October 23 2014 Latest news:
Professor Ged Martin
Sunday, January 19, 2014
In the late 19th century, Collier Row had a “scattered population of 750”.
The straggling village was unimpressive.
“There is nothing picturesque about the houses in Collier Row,” remarked a 1911 guidebook.
In the 1890s, it was quiet and rural. Hay waggons lumbered along Collier Row Lane.
The local bobby, Constable Durrant, kept order.
“Smart capture by Pc Durrant,” a newspaper reported his biggest case.
In 1898, somebody stole one shilling (5p) from a charity box at the Church of the Ascension and “a decided ornament to the district”.
Roused at 5.30 on a Monday morning, Durrant pursued the main suspect, William Jones, a 31-year-old homeless labourer.
Apprehended in Romford, Jones incriminated himself by protesting he had not robbed the church – a crime Durrant had carefully not mentioned.
But the “disgraceful proceedings” at James Knight’s beerhouse in December 1892 required undercover police work.
Collier Row had three respectable pubs – plus the Rose and Crown.
It belonged to a small brewery at Abridge, and landlord-tenant relations were bad.
Knight complained there had been no water supply for three years – how did he wash the glasses? – so he’d stopped paying rent and ignored eviction notices.
The arrival of Annie Foster, a pale-faced London teenager, gave the law its opportunity to pounce.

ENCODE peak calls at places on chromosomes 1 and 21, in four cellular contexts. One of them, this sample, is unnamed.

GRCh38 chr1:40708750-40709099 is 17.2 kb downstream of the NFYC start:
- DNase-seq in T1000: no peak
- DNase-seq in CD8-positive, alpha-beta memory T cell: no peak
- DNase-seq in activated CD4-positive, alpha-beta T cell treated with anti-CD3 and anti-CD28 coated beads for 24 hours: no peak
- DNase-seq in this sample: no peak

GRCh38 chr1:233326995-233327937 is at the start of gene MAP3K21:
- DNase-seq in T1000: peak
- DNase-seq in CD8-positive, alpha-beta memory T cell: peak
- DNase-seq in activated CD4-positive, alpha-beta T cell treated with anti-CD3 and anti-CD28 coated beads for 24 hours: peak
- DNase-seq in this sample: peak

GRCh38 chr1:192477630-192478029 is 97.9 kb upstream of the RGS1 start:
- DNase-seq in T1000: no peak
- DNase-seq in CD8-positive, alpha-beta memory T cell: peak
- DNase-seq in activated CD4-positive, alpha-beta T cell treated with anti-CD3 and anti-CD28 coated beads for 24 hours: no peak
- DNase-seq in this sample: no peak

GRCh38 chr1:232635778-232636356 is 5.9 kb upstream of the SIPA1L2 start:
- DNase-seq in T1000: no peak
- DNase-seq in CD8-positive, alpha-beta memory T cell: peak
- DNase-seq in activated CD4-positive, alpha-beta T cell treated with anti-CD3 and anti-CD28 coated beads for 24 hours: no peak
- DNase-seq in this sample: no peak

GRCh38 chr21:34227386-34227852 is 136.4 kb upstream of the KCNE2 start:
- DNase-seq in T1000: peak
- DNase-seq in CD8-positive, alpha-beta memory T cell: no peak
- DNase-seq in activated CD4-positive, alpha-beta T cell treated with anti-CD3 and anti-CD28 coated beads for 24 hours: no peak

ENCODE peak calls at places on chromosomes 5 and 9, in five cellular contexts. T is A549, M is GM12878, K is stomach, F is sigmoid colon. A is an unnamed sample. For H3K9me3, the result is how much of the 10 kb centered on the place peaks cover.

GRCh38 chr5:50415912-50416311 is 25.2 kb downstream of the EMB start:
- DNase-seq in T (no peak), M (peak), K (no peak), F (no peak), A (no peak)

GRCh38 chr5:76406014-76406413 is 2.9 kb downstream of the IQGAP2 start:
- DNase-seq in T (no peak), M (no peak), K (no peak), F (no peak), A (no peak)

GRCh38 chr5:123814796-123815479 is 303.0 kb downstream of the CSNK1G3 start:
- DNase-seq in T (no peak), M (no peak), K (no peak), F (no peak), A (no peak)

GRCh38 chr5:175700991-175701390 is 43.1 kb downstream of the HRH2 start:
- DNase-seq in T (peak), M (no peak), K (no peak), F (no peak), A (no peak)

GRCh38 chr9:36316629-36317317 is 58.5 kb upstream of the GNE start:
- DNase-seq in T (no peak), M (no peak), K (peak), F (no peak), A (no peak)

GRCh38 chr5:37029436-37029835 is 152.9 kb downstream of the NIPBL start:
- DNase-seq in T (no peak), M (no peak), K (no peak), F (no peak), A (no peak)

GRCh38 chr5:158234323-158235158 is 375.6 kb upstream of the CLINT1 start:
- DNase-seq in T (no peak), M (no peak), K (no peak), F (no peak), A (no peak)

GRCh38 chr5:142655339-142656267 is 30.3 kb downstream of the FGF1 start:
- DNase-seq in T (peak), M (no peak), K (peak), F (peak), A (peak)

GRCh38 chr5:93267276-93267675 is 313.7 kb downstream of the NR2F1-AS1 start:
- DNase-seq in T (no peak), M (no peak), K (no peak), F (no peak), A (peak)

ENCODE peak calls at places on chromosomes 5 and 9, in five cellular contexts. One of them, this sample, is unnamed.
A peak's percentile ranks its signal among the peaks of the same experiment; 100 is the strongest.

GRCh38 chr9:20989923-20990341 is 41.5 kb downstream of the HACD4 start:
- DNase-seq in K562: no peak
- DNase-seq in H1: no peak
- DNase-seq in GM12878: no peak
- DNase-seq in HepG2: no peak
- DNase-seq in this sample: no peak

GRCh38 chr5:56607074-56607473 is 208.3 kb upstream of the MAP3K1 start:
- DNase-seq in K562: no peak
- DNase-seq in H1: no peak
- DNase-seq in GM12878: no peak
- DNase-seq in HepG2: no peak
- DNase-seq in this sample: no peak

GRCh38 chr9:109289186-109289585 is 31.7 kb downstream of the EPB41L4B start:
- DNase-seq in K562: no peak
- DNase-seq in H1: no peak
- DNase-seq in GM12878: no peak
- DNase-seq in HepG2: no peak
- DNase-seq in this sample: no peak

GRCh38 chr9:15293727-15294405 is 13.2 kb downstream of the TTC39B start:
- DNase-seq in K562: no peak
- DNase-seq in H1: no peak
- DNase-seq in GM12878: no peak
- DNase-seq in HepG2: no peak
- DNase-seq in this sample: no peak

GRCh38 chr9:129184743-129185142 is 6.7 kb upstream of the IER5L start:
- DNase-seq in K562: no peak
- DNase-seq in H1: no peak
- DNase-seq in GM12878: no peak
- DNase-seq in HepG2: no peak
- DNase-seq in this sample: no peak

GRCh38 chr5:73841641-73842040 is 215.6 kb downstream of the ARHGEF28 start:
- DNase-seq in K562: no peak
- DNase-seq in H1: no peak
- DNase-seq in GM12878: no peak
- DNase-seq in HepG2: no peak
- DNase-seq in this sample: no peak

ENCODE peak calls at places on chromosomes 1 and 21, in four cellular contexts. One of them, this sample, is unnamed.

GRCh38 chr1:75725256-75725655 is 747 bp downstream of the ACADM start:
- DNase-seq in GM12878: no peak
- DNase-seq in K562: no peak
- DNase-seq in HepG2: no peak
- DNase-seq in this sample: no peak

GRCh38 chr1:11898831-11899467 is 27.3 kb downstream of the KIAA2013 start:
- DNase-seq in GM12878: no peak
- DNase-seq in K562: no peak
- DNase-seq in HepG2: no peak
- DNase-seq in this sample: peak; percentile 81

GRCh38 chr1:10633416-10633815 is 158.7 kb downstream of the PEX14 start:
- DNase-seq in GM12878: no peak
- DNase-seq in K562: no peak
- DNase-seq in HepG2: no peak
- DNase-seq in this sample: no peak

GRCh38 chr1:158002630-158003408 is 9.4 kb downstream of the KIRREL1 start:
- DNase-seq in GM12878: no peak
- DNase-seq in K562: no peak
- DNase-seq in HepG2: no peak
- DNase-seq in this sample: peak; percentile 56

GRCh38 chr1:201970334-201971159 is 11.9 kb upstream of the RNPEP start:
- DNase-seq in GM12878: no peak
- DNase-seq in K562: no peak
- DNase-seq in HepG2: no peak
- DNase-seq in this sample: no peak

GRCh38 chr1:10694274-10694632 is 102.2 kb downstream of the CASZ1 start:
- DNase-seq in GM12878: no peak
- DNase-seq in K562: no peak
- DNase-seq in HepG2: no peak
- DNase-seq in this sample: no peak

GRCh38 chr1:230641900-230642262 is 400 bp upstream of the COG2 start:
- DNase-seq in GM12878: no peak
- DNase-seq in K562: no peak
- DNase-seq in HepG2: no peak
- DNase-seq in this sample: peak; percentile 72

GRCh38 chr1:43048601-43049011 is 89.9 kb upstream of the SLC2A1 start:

Knight insisted that Annie was 18 (she looked younger). She was not living at his pub and he had no idea how she made her living.
Two plain-clothes policemen from Chelmsford had no doubt about her profession. Annie was wearing tweed trousers and a soldier’s tunic. Only bad girls wore men’s clothes.
“It was Christmas time,” said Knight, as if that explained cross-dressing.
The police watched as she danced with male customers. Twice in half an hour, she escorted men to the haystack behind the pub.
Mrs Knight objected to Annie’s presence. In fact, she protested by smashing the windows of her husband’s pub.
The policemen identified themselves and accused him of “harbouring a prostitute”.
James Knight was angry at the insult to Collier Row.
“Go to Romford,” he advised the cops, “and you’ll find the same thing in plenty of the [public] houses there.”
Asked in court what he meant, he explained: “Romford stinks of that sort of girls, but no notice is took of them.”
The defence lawyer argued that no offence had been committed.
Knight was obviously not living off immoral earnings, though perhaps Annie ensured that he had thirsty customers.
Was she really a prostitute? The Essex policemen admitted the Met had never heard of her.
She was observed cooking bacon in the pub. Was she a domestic goddess who just liked men? Nobody saw her take money for sex.
All the same, Knight was found guilty of permitting his pub to be used as “the habitual resort of a reputed prostitute” and heavily fined.
Right on cue, a representative of the brewery jumped up to say that he would be evicted “immediately”.
And so Collier Row’s Rose and Crown closed, and Annie Foster had to find another haystack.